Read and apply from tech docs. Take what you read as a grain of salt if it is from a forum of users as there is so much incorrect information spread across the internet. You can learn on forums too. You seem to be trying to go about this with a lot of thought. That is awesome! My supreme advise is “Faders Up At Unity” should create a balanced mix in the raw before you start chopping the sound up with eqs and effects. Good recording techniques get you there too as you focus on the individual content you are capturing that fills 20Hz-20kHz. Faders up should not be anywhere near clipping individual channels and you should have headroom. For me, -14 RMS works well. I will have to look at a session to see how levels related to other from source to source.

What I have written here is how I do things every session.

I keep levels at about 65-80% and handle the make up gain during my approximation of mastering. By the time you add mix buss compression, EQ, and saturation you’re going to get a final output that is close to 0 on the K-14 scale. (Or EBU-R128 if you use that instead.)

Just something to consider when it comes to reading and adjusting the meters:

There is a setting called “meters fallback” which is measured as dB/second. So the meters rise following the increase of signal and once the signal drops you’ve reached the peak and peak hold takes place. That increase is very fast in peak meters.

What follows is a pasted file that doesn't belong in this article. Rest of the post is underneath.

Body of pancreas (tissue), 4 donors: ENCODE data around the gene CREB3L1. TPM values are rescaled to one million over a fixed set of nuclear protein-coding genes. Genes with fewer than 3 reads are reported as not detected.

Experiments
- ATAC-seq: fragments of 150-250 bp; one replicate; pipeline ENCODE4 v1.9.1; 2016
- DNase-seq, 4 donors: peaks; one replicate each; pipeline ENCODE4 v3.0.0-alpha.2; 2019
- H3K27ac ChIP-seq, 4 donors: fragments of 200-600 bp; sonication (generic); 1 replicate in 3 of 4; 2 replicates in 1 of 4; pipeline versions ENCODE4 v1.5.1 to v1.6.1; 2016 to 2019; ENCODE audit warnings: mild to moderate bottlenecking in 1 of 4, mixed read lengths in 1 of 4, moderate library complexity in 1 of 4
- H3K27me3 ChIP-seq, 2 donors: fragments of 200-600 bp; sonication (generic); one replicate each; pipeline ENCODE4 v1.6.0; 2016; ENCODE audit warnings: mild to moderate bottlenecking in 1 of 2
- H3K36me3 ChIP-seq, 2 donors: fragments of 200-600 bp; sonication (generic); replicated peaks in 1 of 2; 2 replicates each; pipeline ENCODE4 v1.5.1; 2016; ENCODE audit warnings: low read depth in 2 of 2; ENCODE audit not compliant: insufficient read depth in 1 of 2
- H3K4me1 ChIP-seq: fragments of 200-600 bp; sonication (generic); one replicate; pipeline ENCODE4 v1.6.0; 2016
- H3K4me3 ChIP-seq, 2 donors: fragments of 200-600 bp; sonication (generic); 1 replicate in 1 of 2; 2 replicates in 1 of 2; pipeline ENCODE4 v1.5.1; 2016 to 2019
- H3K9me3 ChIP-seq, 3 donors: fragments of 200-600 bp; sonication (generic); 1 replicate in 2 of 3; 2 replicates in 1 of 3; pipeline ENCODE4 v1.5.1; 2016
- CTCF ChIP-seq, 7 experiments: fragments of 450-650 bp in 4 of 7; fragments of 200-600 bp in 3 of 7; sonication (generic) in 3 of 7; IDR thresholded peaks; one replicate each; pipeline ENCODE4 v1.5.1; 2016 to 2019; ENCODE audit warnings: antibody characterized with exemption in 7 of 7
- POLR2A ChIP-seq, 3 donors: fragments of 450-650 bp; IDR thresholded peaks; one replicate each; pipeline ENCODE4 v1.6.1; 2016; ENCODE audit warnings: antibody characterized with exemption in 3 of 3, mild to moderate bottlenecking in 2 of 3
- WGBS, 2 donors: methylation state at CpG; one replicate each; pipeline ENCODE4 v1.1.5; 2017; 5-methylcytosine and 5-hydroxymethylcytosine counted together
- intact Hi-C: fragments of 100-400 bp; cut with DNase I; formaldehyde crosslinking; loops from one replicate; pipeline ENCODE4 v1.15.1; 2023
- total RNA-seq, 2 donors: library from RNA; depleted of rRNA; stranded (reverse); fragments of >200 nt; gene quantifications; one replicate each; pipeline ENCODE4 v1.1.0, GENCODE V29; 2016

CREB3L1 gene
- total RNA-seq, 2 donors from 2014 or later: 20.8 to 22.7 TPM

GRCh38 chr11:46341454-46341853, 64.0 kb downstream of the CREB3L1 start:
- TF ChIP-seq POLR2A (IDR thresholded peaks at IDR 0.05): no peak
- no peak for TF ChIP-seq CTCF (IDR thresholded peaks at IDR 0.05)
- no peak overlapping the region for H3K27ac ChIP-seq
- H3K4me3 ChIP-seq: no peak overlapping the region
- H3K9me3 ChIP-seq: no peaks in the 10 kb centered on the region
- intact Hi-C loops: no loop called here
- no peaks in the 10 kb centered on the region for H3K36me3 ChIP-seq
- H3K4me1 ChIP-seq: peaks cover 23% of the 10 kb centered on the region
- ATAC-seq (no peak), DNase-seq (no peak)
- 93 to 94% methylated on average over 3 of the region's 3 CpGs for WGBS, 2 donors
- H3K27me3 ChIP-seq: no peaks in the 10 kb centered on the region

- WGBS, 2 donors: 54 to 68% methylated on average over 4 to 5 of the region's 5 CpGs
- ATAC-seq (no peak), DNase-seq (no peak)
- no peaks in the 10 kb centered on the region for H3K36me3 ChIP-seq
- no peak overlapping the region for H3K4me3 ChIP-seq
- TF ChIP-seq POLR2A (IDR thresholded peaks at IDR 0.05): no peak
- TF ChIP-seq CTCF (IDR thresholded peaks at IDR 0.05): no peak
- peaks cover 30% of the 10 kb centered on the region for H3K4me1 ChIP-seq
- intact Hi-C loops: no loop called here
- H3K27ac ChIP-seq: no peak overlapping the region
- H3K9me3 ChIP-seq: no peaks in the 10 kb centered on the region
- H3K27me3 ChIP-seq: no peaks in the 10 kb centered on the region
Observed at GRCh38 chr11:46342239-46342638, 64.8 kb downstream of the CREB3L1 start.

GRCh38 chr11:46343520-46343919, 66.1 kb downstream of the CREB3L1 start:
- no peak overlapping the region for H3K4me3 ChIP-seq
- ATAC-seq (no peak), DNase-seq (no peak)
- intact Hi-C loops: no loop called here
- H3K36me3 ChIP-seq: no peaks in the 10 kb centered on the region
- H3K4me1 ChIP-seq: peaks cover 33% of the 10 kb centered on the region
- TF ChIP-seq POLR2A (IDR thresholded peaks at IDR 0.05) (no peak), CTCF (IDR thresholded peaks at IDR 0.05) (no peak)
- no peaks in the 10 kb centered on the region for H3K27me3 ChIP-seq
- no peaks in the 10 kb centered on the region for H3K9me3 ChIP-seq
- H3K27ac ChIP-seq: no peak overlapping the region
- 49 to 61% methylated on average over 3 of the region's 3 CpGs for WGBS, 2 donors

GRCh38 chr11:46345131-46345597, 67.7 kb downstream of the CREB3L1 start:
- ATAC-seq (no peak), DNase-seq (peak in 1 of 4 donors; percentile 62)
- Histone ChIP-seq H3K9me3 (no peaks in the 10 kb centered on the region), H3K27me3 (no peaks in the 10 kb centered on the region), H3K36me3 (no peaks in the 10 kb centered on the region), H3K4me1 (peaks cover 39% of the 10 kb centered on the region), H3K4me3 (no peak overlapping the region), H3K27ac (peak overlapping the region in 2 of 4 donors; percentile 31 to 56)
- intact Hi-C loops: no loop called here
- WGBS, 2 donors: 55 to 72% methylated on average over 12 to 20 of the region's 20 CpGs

The fallback time however is different from the peak hold time. So what I did was set the fallback time and colors in a way where I feel I get the visual feedback I need, in a sense closer to a VU meter. My meters go from green to yellow to red to white. Green is low, yellow is what I aim for, red is fine for occasional medium term signals and peaks of course, and white is the danger zone. With the fallback I find that if I look at a signal that I feel is mostly yellow I end up with a signal that sits exactly where I want it (I’m in post-production btw).

So I would recommend looking into the fallback time as well as a way to further make the metering more intuitive.

It would be handy if we were able to flick between Peak/RMS metering with a single button click don’t you think?

As i’m aware this isn’t currently possible in cubase?

I see where you’re going with that mattias… That’s one of the things i love being able to do with the uad ampex, it’s much easier to work with ‘from the corner of your eye’ too.

You’re right that it’s not possible in Cubase/Nuendo, as far as I know. I mean, personally I think lowering the fallback time is sufficient to approximate the behavior of a VU meter. After all, it’s not like it’s part of any standard since our perception is too imprecise for it to be useful (other than for calibration).

VU’s have a rise time as well.
"The rise time, defined as the time it takes for the needle to reach 99% of the distance to 0 VU when the VU-meter is submitted to a signal that steps from 0 to a level that reads 0 VU, is 300 ms.

The overshoot must be within 1 to 1.5%.

The fall time is the same as the rise time, 300 ms."